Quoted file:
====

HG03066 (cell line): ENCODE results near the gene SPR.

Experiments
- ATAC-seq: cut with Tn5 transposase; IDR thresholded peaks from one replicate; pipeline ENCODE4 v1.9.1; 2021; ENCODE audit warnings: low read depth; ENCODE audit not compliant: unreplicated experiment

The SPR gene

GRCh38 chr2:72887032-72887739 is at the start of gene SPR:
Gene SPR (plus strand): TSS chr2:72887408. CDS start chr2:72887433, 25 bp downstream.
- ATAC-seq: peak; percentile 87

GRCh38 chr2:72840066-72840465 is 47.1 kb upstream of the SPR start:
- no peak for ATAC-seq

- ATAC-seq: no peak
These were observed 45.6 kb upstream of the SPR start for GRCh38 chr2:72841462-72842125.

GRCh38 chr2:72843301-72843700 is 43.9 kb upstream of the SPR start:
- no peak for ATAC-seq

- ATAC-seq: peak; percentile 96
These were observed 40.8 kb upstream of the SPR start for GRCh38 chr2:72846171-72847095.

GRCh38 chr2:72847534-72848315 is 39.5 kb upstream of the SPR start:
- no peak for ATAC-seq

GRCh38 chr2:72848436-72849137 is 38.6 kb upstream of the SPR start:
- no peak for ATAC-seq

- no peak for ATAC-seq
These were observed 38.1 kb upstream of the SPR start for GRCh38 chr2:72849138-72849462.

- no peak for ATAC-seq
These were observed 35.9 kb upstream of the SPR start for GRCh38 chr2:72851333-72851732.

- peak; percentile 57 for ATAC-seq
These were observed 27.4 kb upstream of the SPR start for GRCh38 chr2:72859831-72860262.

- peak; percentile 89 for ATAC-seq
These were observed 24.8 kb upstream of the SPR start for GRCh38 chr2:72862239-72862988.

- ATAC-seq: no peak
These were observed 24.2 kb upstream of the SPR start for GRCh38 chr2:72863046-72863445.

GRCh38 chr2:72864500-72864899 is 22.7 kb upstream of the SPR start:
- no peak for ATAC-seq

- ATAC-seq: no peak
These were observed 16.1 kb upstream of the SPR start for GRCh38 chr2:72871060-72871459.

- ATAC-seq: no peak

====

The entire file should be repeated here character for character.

HG03066 (cell line): ENCODE results near the gene SPR.

Experiments
- ATAC-seq: cut with Tn5 transposase; IDR thresholded peaks from one replicate; pipeline ENCODE4 v1.9.1; 2021; ENCODE audit warnings: low read depth; ENCODE audit not compliant: unreplicated experiment

The SPR gene

GRCh38 chr2:72887032-72887739 is at the start of gene SPR:
Gene SPR (plus strand): TSS chr2:72887408. CDS start chr2:72887433, 25 bp downstream.
- ATAC-seq: peak; percentile 87

GRCh38 chr2:72840066-72840465 is 47.1 kb upstream of the SPR start:
- no peak for ATAC-seq

- ATAC-seq: no peak
These were observed 45.6 kb upstream of the SPR start for GRCh38 chr2:72841462-72842125.

GRCh38 chr2:72843301-72843700 is 43.9 kb upstream of the SPR start:
- no peak for ATAC-seq

- ATAC-seq: peak; percentile 96
These were observed 40.8 kb upstream of the SPR start for GRCh38 chr2:72846171-72847095.

GRCh38 chr2:72847534-72848315 is 39.5 kb upstream of the SPR start:
- no peak for ATAC-seq

GRCh38 chr2:72848436-72849137 is 38.6 kb upstream of the SPR start:
- no peak for ATAC-seq

- no peak for ATAC-seq
These were observed 38.1 kb upstream of the SPR start for GRCh38 chr2:72849138-72849462.

- no peak for ATAC-seq
These were observed 35.9 kb upstream of the SPR start for GRCh38 chr2:72851333-72851732.

- peak; percentile 57 for ATAC-seq
These were observed 27.4 kb upstream of the SPR start for GRCh38 chr2:72859831-72860262.

- peak; percentile 89 for ATAC-seq
These were observed 24.8 kb upstream of the SPR start for GRCh38 chr2:72862239-72862988.

- ATAC-seq: no peak
These were observed 24.2 kb upstream of the SPR start for GRCh38 chr2:72863046-72863445.

GRCh38 chr2:72864500-72864899 is 22.7 kb upstream of the SPR start:
- no peak for ATAC-seq

- ATAC-seq: no peak
These were observed 16.1 kb upstream of the SPR start for GRCh38 chr2:72871060-72871459.

- ATAC-seq: no peak